“WCIF’s motion for summary judgment expressly requested that the OIC’s disapprovals of the 2014 filings at issue (“the Filings”) “be overturned and that the 2014 rate and form Filings be approved by the OIC.” (WCIF’s Motion for Summary Judgment, p. 20). The Order granted WClF’s motion in its entirety. It is WCIF’s understanding that the Order therefore requires the OIC to overturn its disapprovals of the Filings and to immediately approve them. Nothing in the Order indicated that this matter has instead been remanded to the OIC.

To the extent the OIC’s request for a stay of the (non-existent) briefing schedule was intended to extend to a stay of the effect of the Order itself, the OlC has failed to articulate any reasonable basis for such a request. The OIC’s approval of the 2014 Filings has already been unnecessarily delayed by the OIC’s baseless rejections; no farther delay in approval of the Filings is justified.”

On August 4th, Judge Finkle issued an order giving everyone, except the Commissioner, what they wanted. These cases well might drag on through the Fall. Here’s the new calendar:

WCIF, No. 15-0034. No modification.

Moda, No. 15-0063. No modification.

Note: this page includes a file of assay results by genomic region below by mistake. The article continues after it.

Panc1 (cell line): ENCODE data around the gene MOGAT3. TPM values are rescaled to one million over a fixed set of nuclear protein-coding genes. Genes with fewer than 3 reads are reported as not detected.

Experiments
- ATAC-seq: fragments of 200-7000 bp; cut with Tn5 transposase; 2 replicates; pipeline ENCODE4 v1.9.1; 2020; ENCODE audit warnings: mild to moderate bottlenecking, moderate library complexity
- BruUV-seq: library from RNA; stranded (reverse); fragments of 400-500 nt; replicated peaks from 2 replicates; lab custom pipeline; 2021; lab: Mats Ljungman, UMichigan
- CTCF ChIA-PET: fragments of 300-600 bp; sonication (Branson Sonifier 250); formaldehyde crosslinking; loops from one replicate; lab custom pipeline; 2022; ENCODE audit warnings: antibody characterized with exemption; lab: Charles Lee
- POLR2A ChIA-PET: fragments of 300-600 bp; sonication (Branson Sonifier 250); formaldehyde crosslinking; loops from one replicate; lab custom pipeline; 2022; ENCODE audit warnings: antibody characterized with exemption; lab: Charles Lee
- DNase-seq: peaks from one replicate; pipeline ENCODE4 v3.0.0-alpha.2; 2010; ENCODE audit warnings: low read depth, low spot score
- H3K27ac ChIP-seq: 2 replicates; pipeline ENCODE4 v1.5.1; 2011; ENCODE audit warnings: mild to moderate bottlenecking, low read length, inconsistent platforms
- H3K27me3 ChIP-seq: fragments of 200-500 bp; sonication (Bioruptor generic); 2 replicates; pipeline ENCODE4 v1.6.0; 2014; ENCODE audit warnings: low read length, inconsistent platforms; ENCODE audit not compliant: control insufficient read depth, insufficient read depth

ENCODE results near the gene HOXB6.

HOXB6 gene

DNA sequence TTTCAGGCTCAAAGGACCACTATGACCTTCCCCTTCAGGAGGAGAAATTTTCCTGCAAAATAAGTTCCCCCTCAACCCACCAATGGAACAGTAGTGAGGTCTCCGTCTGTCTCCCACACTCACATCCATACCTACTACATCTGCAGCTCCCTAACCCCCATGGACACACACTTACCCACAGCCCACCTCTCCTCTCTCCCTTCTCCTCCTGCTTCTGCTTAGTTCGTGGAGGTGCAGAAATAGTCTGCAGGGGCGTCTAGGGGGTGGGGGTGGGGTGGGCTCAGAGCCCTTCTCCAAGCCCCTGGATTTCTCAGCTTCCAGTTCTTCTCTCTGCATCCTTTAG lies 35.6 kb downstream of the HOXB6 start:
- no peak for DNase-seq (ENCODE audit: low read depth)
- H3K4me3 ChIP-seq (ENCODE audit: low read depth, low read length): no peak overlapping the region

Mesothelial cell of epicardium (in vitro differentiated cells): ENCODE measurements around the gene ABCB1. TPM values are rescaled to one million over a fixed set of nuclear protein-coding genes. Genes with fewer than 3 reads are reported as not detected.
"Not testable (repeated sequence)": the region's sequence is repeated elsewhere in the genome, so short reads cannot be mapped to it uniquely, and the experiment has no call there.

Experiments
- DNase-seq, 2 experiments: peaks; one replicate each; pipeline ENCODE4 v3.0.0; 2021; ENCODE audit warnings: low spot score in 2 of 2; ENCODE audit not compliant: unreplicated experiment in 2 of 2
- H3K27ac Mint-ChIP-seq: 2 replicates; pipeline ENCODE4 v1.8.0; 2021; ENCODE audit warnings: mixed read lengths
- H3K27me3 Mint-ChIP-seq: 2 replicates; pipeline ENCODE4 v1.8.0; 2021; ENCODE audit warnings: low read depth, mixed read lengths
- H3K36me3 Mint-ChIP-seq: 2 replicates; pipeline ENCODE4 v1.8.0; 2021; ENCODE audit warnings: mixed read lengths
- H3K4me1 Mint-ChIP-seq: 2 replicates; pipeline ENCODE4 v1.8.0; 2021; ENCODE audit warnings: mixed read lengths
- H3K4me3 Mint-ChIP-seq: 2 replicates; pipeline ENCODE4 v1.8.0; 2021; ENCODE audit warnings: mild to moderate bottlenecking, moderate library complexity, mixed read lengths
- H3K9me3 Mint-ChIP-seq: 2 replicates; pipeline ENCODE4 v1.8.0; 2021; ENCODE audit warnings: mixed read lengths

Cambia, No. 15-0111 and 15-0114. Dispositive Motions due October 9.

Washington State Farm Bureau, No. 15-0111. Dispositive Motions due October 9.

BIAW, No. 15-0075,  Cambia, No. 15-0071, 15-0078, 15-0084;  MBA, No. 15-0062;   NMTA, No. 15-0079. No modification.

Premera, No. 0113. Dispositive Motions due October 9.

BHT, No. 15-0133. No modification. (Approved revised schedule unchanged.)

AIMS, No. 15-0064. No modification.

Washington Biotechnology Biomedical Association, No. 15-0107. No modification.

Northwest Financial Association, No. 15-0087. No modification.

Washington Clean Technology, No. 15-0110. No modification.

As to the whole “reading thing,” the judge made it clear his ruling meant that the MBA Trust, BIAW Trust, NMTA Trust and its insurer Cambia had their rates and forms approved for the year 2014. Moreover, the judge noted that the OIC had not even requested a reconsideration of the filings in its opposition to summary judgment. The OIC had simply expected to win.

Here is the judge’s ruling on the matter: